One of the biggest issues facing both a defendant and a victim in an Oregon domestic violence case is a no-contact order.
The difficulties caused by a no-contact order begin with an arrest for domestic violence. Due to Oregon's tough stance on domestic violence, the majority of domestic disturbances that involve the police will result in an arrest.
Oregon laws mandate that if a law enforcement officer investigating a domestic disturbance finds probable cause that an assault has occurred, or even that one person involved in the disturbance has placed the other person in fear of physical harm, the officer must arrest and take the alleged assailant into custody. In other words, an arrest is mandatory in an Oregon domestic disturbance case any time there is evidence of an assault or even a threatened assault.
There doesn't need to be physical contact to trigger an arrest. All it takes is a single allegation that a threat of violence was made or that one party was frightened that violence would occur and someone is going to jail. Under the law, the police have no latitude; an arrest is mandatory.
While the mandatory arrest law was designed to eliminate letting alleged domestic violence offenders off with a warning, it's easy to imagine a situation where the law could be abused.
Two people in a relationship can argue. It's happened to everyone. Words are exchanged, and tempers can flare. If at this point, one person decides to retaliate against the other by calling the police and telling them they feel threatened by their partner's behavior, a simple argument involving a hasty decision made in anger will swiftly become a negative experience that may affect both people for months or even years to come.
Once angry words set the law into motion, the results are inevitable and potentially devastating. The person arrested will be handcuffed, booked, and placed in jail.
They will remain in jail until bail is set, paid, and they are conditionally released awaiting trial on the domestic violence charges made against them.
It is at this point that the no-contact order comes into play.
Oregon law also mandates that when a defendant charged with a domestic violence offense is released from custody, the court with jurisdiction over the matter shall include as a condition of release that the defendant has no contact with the victim.
In the majority of cases, the no-contact order remains in effect until either the defendant is sentenced or the case is dismissed.
It should be noted that upon conviction for domestic violence the court can make a no-contact order a condition of probation. This means that the defendant will continue to be precluded from having contact with the victim as long as they are on probation, usually up to one year.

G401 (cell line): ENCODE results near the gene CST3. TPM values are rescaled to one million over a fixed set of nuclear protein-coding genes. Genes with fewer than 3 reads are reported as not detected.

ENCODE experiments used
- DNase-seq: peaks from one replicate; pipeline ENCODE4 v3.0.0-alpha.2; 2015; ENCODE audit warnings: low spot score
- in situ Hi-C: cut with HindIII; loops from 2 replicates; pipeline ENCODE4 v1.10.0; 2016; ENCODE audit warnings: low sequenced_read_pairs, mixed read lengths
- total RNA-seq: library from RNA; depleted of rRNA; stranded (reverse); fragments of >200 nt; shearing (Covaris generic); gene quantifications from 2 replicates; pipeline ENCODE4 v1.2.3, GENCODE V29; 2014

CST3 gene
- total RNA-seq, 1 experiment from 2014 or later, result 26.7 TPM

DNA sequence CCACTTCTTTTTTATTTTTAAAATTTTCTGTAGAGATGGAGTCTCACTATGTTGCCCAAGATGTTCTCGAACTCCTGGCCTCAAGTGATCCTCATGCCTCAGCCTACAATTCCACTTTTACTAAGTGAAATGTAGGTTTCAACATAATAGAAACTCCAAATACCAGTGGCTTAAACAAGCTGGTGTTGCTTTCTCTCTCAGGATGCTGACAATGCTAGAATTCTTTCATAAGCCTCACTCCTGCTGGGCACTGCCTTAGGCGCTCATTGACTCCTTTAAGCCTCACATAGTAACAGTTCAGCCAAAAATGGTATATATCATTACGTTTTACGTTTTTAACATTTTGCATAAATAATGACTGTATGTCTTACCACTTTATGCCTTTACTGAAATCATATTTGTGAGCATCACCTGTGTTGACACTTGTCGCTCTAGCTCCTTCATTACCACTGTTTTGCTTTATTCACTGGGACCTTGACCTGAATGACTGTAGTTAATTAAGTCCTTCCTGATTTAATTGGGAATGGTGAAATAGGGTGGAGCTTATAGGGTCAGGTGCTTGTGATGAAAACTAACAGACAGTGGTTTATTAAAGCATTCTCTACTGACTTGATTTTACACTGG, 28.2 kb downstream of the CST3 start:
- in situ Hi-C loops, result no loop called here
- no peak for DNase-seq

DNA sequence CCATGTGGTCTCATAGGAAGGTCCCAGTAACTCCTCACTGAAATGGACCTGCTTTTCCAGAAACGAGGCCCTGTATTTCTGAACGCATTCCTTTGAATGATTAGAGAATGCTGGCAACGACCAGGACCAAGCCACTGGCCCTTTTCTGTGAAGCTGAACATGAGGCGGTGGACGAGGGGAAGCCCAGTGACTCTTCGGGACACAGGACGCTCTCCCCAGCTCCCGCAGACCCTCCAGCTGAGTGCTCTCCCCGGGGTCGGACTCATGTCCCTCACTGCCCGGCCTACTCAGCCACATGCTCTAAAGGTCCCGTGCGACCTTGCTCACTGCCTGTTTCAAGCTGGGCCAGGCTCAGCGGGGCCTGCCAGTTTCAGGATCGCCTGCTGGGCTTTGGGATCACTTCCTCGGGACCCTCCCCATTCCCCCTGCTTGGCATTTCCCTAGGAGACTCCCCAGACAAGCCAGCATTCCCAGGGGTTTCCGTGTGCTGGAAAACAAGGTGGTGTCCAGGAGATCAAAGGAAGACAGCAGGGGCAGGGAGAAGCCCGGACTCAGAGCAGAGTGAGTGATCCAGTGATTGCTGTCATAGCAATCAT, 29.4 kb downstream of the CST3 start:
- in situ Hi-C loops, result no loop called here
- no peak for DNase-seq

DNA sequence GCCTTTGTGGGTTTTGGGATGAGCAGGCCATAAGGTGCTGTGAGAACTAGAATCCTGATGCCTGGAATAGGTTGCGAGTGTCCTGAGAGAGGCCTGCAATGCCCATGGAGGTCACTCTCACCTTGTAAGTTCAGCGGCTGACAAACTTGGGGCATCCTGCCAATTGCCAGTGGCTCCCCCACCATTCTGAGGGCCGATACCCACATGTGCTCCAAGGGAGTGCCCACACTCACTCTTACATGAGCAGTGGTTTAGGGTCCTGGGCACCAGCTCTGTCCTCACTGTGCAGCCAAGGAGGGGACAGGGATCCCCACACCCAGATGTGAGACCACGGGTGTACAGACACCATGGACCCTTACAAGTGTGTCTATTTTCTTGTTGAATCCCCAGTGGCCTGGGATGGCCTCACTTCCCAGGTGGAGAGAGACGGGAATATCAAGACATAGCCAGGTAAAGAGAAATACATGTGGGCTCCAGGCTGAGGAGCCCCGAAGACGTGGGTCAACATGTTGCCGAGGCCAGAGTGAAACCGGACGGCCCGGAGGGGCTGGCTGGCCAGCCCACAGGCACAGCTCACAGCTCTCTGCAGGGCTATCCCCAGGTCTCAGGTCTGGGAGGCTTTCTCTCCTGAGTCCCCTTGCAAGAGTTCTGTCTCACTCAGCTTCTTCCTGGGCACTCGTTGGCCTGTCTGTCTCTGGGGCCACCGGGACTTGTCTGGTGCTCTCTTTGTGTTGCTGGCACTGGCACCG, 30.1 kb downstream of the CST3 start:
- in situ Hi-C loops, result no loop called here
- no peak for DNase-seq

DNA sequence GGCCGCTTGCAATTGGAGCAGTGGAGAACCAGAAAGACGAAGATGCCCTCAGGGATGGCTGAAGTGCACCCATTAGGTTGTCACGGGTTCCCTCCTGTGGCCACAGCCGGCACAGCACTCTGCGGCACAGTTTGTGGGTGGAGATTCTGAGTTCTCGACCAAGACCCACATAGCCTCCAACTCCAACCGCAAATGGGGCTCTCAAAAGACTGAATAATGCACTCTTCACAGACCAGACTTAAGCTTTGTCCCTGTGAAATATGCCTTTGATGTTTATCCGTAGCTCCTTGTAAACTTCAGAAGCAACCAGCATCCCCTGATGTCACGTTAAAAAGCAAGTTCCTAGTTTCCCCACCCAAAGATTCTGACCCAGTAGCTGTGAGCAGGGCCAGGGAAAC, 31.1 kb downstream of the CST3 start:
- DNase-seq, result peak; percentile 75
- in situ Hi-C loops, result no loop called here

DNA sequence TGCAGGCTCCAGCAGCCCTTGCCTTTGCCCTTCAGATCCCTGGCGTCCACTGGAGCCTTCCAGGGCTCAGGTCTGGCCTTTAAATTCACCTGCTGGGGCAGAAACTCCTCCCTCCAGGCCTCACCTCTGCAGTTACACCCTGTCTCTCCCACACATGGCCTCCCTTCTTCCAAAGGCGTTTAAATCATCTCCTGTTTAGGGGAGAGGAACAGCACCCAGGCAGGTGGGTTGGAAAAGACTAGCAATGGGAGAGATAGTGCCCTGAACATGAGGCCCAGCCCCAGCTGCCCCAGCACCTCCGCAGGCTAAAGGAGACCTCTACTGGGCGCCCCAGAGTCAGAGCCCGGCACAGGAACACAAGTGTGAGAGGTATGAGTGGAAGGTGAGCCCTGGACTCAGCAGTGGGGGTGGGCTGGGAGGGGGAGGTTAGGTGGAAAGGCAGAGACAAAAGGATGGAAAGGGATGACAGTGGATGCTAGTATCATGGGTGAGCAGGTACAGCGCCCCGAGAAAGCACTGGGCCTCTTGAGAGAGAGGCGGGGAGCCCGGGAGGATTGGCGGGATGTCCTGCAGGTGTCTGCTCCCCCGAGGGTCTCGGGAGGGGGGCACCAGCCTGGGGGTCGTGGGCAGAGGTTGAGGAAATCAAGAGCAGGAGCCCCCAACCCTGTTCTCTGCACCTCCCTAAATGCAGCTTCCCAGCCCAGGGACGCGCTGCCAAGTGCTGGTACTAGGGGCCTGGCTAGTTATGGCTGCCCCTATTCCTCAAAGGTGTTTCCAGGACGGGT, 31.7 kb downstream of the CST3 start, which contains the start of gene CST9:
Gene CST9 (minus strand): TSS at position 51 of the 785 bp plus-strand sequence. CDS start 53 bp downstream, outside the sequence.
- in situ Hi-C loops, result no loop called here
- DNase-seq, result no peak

This will obviously continue any hardship the victim experiences as a result of the pretrial no-contact order.
The same Oregon statute that mandates no-contact orders in domestic violence situation also provides a way for the orders to be waived.
This involves a two-step process:
These requirements make waiving a no-contact order difficult. Not only must the victim initiate the process, he or she must show that not only is the waiver in the best interest of the parties, it is also in the best interest of the community at large.
It is not enough to demonstrate to the court that the no-contact order is causing the victim hardship. It must also be shown that the no-contact order is also impacting the community where the victim lives.
Many victims are unlikely to be willing to petition the court to modify a no-contact order. This is especially true in cases where the victim used Oregon's mandatory domestic violence arrest rule to retaliate against the victim. They may be afraid that petitioning the court to waive the no-contact order will allow the prosecutor and the judge to see that they lied to the police about the defendant's conduct.
Furthermore, it is likely that the prosecutor assigned to the case will oppose a waiver of the no-contact order and will argue against the victim's Petition. After all, it was the victim who provided the evidence that gave the police probable cause to arrest the defendant.
That evidence makes up a large part of the state's case against the defendant. Allowing a waiver of the no-contact order to proceed may undermine their contention that the defendant is guilty of an act of domestic violence. After all, if they were, wouldn't the victim want nothing to do with them?
The State of Oregon takes domestic violence seriously. This means that you need to take any domestic violence charges against you seriously as well. An arrest or conviction for a domestic violence crime will include a no contact order that can have negative repercussions that could last quite some time. Take the time to contact our office today for a free and confidential consultation to discuss your options.
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